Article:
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Revolution at Dublin Bus

Yesterday, a revolution happened in Irish public transport. For the first time ever, someone did something that was both innovative, and in customers’ interests, rather than simply in the interests of employees or management.

The bus and rail unions had a fare strike. Services operated as usual, but no fares were collected. By doing so, the unions got the publicity and financial impact they wanted, but without having to worry about turning the public against them.

This was quite an innovative thing to do. There’s never been a strike like it in Ireland before, and while there have probably been similar strikes in other places, it’s not a common occurrence.

It also did what the unions wanted it to. It drew attention to the situation and hit the employer where it hurt. It succeeded in portraying a positive image of public transport: Usually, a bus strike makes people think of public transport as boring and hit-and-miss. This strike made public transport sexy – rebellious, fun and fast -.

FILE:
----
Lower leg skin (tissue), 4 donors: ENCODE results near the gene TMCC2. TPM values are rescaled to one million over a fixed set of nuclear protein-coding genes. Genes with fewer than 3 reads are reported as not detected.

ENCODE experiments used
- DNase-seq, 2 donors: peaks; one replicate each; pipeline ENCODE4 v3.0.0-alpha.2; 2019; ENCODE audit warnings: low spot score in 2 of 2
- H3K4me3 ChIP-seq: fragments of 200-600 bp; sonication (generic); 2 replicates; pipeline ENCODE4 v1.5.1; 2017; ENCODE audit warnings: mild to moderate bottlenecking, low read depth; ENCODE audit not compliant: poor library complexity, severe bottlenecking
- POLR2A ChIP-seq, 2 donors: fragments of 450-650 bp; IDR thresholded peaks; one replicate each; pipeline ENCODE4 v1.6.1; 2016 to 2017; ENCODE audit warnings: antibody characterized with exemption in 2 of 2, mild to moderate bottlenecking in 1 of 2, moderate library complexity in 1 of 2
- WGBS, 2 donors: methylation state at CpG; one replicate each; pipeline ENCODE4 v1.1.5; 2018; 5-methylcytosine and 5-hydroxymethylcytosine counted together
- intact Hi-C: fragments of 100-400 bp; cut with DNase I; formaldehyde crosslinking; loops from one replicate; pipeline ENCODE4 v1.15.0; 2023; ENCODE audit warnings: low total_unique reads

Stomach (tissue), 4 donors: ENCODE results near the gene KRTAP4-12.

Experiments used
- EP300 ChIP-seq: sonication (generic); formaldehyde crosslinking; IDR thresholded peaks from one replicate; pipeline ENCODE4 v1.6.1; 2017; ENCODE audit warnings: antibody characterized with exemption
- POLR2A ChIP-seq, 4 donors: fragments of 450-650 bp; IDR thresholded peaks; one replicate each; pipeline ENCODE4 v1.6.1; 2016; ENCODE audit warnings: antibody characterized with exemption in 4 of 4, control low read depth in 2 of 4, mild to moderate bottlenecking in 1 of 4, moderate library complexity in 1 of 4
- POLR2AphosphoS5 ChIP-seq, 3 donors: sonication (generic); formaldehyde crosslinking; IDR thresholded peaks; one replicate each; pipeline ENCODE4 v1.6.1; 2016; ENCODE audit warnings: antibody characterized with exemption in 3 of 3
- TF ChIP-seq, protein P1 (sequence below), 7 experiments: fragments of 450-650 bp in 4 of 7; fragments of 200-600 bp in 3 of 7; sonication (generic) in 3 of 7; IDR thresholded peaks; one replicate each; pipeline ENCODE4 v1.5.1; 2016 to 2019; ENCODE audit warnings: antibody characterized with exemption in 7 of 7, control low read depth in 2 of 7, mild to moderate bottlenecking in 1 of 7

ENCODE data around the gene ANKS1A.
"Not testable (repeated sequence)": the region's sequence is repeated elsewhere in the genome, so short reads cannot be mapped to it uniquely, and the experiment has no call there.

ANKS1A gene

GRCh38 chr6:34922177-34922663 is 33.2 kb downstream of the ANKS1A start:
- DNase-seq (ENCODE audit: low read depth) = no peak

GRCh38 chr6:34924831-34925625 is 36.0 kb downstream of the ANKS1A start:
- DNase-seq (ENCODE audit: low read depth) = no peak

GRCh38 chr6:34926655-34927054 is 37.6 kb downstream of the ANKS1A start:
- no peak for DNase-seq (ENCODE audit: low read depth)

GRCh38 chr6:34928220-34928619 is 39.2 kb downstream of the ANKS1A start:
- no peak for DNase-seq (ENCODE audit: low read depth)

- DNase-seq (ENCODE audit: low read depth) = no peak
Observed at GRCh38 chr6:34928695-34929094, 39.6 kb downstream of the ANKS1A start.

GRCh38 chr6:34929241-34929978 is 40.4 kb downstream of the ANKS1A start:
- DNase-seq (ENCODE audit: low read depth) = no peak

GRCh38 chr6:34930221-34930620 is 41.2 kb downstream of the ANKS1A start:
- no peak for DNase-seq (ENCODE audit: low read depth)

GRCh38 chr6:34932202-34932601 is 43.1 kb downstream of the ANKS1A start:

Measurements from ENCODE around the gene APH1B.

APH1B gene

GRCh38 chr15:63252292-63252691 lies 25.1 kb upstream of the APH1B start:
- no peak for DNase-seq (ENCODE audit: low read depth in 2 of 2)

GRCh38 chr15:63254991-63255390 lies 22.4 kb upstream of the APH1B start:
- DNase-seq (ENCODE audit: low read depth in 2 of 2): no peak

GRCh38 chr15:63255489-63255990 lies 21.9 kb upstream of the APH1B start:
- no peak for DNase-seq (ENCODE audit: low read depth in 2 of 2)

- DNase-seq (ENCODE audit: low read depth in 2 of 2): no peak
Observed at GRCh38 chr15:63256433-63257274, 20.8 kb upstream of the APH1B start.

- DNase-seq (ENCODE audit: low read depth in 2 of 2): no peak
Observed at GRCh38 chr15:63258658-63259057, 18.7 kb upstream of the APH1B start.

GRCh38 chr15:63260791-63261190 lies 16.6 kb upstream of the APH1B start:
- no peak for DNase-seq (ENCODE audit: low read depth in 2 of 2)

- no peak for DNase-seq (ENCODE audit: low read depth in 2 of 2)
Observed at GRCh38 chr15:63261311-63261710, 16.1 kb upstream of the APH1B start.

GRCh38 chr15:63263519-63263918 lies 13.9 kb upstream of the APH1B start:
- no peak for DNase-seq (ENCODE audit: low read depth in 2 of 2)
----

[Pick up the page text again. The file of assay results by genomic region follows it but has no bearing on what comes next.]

If everything about Dublin Bus and Irish Rail was as clever as this strike, then we wouldn’t be in the mess we are now. The routes would have been revamped, the fare system and the ticketing would be simpler, the buses and the drivers would be safer, and the service would be better.

Of course, the reaction of management to this strike was to penny-pinch. Rather than using the opportunity to promote a debate on public transport, they are telling all the newspapers how they are going to recover the ‘lost’ revenue. Of course, it’s just PR; they aren’t going to be able to realistically recover more than a small fraction of the fares they would have expected to have collected.

The problem in Dublin Bus and Irish Rail isn’t the staff. Like everywhere else there are problems, but most of the drivers and staff are doing their best to provide a service.

The problem is really with the big picture of how Irish public transport is run. It’s incomprehensible. There doesn’t seem to be a master plan. No one is taking control. Simple things, like the ticketing system and the signposting aren’t getting sorted out at the pace that they should be.

That’s why the minister, Seamus Brennan wants to change the way public transport operates in the Dublin area. The only way he can see to do that is privatisation.